Despite violent repression of riot police, community wins de-privatization of water system

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On September 8, the Salvadoran riot police violently dispersed a peaceful protest in the Santa Eduviges community, which had taken over the Carretera de Oro (one El Salvador's main highways) in the city of Soyapango. The community was demanding that the state-run water company ANDA take over the administration of the water system since the privately-run system was failing and the community had not received water in more than two months. The riot police attacked the community with teargas, despite the presence of children and the elderly, and later riot police sprayed pepper gas at community members who sat down in civil disobedience. Five people were beaten, captured and threatened with trials for public disorder.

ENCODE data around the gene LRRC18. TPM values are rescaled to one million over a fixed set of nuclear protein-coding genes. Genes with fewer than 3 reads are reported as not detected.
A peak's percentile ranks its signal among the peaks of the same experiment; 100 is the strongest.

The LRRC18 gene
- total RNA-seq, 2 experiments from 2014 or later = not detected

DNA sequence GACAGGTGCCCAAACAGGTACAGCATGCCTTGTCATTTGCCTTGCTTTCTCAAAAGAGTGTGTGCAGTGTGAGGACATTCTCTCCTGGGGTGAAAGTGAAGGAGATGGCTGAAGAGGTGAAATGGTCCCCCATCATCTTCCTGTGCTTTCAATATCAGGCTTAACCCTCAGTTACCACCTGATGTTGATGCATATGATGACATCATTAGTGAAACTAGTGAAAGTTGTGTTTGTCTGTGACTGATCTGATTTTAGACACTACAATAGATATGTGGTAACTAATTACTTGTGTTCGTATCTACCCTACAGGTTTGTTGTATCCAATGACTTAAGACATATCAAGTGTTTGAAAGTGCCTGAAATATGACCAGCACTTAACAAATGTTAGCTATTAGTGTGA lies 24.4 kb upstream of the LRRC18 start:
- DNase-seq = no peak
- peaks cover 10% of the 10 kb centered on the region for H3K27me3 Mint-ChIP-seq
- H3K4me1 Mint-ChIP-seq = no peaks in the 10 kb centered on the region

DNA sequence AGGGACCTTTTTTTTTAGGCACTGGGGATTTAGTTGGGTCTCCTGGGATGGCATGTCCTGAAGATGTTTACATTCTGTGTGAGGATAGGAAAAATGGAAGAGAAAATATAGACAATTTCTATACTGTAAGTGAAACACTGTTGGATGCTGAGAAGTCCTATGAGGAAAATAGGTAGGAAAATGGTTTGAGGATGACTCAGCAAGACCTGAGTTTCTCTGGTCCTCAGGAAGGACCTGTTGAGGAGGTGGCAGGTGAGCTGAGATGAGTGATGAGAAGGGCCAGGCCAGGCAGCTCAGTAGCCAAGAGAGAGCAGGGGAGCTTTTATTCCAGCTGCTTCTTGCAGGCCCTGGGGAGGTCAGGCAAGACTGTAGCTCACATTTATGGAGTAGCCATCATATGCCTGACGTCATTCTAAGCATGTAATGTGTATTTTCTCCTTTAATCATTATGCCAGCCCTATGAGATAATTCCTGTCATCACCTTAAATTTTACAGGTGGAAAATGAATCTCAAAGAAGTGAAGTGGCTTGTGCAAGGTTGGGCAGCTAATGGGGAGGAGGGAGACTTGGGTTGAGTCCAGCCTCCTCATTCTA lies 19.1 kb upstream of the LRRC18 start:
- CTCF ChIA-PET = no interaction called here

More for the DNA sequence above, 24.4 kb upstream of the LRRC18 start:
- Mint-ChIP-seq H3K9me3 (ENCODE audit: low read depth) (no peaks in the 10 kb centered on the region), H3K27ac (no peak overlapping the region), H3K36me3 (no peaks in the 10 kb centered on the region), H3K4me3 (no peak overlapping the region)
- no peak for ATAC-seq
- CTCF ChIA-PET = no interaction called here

The community occupied the space around the highway for 3 days, until finally on Monday ANDA agreed to take over the administration of the system, and all five community leaders were released from prison. Said Efren Mejia, one of the community leaders released on Monday, "Although the action was successful, we fear repression from the businessman who owned the water system, since not only have we cut off his profit but we also demanded mitigation projects for the 11 communities that have been affected by his unregulated construction projects." The battle in Santa Eduviges is one of many over water in El Salvador, and the struggle against water privatization promises to heat up this fall.

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